Writing humour is very difficult as the audience for it is very variable. Not everyone appreciates the same kind of humour so tailoring it to a particular readership is an almost impossible task. As a result, it is best written for an audience of one, the author. With luck, there will also be others who see the same quirks. What works in one medium doesn’t always lend itself to another.
In this book, ‘Higgs & Soap: Galaxy Delivery: Vol. 1’, Tony Cooper has produced something that is essentially slapstick. Higgs Dittum is a regular human male who has great ambition but seems to have problems planning ahead. His partner in the Galaxy Delivery business is Soap, a genetically altered pilot who now has characteristics of a cat. She regards herself as trans-species.
Their latest delivery is a small data card. It seems a simple job, but suddenly they appear to be the target of others who want to either kill them or steal the data card from them, possibly both. The first sign of something wrong is when three men pursue Higgs onto the roof of a train and throw him off. Not only are they after them but a sneak thief keeps trying pick up the card.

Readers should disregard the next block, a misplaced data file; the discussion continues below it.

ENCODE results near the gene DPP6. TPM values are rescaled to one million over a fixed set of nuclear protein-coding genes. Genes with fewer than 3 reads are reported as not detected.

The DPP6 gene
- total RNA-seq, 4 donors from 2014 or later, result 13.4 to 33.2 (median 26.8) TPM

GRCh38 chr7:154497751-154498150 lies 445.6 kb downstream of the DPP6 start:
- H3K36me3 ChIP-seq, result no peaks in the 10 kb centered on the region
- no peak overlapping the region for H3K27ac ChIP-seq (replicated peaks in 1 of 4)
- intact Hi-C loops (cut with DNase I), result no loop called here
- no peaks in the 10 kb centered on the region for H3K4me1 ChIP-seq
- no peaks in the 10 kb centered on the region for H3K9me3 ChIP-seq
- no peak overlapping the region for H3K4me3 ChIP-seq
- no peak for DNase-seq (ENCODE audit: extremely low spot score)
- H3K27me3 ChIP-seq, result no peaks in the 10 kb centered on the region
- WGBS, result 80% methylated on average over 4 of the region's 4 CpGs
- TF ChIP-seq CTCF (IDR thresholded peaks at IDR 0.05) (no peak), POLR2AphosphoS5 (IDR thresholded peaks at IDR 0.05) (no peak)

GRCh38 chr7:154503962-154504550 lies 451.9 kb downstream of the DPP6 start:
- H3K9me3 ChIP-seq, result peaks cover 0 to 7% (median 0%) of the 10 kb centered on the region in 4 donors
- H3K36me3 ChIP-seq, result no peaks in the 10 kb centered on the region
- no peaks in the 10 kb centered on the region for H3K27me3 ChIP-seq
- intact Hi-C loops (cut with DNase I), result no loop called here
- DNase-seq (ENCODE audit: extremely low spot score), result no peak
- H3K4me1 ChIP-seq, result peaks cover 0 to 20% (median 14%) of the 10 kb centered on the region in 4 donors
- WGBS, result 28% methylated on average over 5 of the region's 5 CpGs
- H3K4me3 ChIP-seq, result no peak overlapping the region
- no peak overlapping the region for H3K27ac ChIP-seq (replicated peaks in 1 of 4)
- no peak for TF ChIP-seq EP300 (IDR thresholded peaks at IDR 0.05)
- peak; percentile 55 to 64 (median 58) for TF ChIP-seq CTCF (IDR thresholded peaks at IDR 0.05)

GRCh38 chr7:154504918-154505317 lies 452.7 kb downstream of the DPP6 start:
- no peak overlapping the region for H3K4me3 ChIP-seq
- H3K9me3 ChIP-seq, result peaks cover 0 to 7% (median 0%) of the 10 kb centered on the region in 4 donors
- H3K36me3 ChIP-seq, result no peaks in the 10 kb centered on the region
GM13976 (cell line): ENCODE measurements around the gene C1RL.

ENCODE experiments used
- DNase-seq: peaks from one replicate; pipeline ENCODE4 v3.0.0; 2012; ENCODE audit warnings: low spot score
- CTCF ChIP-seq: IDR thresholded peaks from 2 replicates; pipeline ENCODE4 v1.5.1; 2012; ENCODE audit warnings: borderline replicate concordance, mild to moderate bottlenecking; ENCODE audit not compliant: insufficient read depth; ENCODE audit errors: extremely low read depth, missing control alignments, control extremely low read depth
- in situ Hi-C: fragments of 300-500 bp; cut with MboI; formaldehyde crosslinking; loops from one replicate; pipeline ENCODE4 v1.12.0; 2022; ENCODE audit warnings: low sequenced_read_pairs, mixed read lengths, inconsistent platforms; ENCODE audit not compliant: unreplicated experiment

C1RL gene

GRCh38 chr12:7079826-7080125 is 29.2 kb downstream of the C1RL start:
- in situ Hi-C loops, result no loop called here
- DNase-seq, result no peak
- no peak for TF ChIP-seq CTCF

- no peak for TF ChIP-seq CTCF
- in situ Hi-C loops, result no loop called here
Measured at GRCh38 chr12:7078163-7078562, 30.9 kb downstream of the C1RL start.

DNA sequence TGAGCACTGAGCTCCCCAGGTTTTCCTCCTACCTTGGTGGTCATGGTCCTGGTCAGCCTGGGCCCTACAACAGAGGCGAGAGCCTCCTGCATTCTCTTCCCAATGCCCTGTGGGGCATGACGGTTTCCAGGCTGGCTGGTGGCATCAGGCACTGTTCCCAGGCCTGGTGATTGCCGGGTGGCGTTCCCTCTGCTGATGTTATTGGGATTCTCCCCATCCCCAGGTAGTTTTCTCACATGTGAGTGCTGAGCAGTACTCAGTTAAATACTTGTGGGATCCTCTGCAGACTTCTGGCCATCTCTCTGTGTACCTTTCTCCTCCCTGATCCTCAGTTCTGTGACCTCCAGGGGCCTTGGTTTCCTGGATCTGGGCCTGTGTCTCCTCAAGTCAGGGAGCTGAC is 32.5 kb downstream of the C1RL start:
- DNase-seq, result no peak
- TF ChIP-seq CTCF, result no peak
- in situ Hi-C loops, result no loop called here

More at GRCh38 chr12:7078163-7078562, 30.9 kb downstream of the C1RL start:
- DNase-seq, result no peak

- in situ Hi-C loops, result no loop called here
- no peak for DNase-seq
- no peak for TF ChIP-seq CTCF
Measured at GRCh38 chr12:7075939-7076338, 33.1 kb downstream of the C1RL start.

The situations develop at such a fast pace that it is difficult to keep up with them. It is also surprising that neither Higgs nor Soap are seriously injured giving a surreal dimension to the tale. Personally, I’d prefer the book to be longer with more description of the places and environments, fleshing out the alien planets to give a greater context for the action. As it stands, I could imagine this as an animated production, possibly animé rather than text. This would not normally be my choice of humour but I can see that some readers, particularly teens, would love it.
My really big gripe is the fact that the first chapter is first person while the rest of the book is in third and the question is why?
(pub: CreateSpace, 2015. 194 page paperback. Price: £ 8.99 (UK). ISBN: 978-1-51511-912-8)
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